Talk:Government formation

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RobLa (talk) added topic headlines at 20:48, 29 March 2020 (UTC)

European government formation[edit source]

User:Dr. Edmonds, this is a specifically British/European concept? Can you clarify that in the intro? Should it really be linked from the Main Page? — Psephomancy (talk) 16:27, 28 March 2020 (UTC)

Psephomancy No, all systems result in a government/executive branch in the end. Germany, the US and all the countries using the westminster system all do this in different ways. The topic of reform for this sort of thing is also quite important but does not get much attention from the election science community. I am more well informed on parliamentary systems and have put down what I can for them on this page. Somebody should add some more content for presidential systems. I think the major reform efforts there are with open primaries and electoral college. In both these systems the actual formation process tends to be "find the head of state and let them appoint the rest of the government (cabinet/staff/ect). There was a good discussion of all this here --Dr. Edmonds (talk) 16:54, 28 March 2020 (UTC)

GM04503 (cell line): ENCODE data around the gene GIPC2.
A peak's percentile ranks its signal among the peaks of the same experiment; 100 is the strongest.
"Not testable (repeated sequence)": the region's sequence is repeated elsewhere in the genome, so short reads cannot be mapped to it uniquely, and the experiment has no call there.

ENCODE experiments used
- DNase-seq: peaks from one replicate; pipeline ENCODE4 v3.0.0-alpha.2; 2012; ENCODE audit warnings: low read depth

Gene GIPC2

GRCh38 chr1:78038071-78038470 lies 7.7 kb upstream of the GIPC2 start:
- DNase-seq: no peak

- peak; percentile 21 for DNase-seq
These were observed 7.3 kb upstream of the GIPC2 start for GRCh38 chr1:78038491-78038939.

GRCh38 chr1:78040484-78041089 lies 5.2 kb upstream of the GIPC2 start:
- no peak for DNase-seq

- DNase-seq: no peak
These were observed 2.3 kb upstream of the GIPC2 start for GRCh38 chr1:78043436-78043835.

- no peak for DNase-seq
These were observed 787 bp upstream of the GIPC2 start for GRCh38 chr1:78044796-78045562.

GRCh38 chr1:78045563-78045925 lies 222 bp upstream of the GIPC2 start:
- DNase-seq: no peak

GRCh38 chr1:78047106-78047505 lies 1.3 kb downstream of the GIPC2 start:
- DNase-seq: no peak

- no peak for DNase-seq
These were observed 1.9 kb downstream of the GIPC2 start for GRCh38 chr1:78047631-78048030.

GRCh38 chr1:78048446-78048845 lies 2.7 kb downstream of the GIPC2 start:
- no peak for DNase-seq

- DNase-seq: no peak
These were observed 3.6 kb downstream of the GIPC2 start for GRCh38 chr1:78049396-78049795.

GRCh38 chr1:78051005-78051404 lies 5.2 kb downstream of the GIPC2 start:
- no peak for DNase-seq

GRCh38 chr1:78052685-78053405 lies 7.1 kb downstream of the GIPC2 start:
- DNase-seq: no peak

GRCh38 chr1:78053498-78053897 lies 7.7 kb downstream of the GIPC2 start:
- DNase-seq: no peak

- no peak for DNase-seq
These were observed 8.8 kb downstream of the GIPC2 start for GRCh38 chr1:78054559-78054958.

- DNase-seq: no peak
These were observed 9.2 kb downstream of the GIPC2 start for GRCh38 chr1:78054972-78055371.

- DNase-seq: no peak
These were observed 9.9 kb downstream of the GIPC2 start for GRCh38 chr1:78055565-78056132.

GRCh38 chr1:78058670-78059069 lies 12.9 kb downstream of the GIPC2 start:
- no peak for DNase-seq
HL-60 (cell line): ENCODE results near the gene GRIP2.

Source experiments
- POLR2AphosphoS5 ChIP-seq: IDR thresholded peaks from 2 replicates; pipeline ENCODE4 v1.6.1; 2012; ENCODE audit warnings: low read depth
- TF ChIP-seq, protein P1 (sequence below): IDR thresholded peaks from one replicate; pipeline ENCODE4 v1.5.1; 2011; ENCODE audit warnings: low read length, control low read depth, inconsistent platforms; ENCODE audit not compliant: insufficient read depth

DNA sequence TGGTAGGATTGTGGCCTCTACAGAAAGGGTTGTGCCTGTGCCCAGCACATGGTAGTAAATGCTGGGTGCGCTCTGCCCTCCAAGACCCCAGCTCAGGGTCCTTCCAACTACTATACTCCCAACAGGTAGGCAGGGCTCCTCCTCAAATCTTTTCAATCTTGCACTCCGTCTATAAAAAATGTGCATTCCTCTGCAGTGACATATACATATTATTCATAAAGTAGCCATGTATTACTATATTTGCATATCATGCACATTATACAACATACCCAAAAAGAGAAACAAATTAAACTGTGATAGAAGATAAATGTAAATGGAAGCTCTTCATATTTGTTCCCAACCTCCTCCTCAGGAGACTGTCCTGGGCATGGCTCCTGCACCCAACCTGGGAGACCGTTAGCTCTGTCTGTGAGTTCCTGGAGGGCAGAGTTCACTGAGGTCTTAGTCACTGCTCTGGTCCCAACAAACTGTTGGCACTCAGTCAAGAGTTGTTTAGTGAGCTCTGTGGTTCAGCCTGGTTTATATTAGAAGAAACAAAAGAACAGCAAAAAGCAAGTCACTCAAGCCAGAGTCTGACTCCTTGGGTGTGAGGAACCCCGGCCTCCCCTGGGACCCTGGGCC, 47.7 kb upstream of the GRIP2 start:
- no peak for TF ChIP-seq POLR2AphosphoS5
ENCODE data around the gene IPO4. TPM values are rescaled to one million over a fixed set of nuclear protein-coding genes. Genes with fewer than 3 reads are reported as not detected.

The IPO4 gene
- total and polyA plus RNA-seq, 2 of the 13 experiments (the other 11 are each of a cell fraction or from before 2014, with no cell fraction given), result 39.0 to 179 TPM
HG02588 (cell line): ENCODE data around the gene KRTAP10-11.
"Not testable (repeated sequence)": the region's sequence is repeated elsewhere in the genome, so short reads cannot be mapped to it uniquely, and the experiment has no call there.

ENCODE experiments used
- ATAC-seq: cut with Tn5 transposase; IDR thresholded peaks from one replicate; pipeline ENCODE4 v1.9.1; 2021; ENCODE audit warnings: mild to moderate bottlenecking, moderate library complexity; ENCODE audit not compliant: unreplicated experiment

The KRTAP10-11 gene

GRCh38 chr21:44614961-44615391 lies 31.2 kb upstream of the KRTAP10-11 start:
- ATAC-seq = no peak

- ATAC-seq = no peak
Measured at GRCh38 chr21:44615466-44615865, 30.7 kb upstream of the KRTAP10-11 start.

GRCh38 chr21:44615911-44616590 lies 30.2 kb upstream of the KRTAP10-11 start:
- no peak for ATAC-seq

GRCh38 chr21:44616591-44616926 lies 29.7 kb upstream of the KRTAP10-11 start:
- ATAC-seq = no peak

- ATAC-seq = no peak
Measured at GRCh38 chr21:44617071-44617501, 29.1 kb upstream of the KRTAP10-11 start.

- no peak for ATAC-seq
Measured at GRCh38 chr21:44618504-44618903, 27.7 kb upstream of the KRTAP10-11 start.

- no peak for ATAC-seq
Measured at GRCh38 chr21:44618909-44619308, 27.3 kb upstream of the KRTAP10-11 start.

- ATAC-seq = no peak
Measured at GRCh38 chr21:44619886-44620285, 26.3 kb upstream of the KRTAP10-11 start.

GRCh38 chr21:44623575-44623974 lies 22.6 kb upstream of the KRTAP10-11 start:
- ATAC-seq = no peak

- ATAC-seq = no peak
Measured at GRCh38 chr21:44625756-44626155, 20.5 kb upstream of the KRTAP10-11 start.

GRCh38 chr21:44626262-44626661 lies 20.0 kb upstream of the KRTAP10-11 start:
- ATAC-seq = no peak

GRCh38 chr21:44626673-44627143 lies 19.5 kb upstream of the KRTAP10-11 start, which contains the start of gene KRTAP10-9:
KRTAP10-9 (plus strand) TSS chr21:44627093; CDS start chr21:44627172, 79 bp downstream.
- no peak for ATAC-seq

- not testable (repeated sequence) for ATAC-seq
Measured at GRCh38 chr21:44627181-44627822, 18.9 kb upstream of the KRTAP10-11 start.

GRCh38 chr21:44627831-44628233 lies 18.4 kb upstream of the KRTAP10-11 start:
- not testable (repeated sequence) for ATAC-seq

I don't believe there's any such concept in the US. "The government" is just "the set of all elected representatives". There is no "formation of government" or "opposition party", etc. Maybe you mean that the same thing happens, but under different names? — Psephomancy (talk) 16:59, 28 March 2020 (UTC)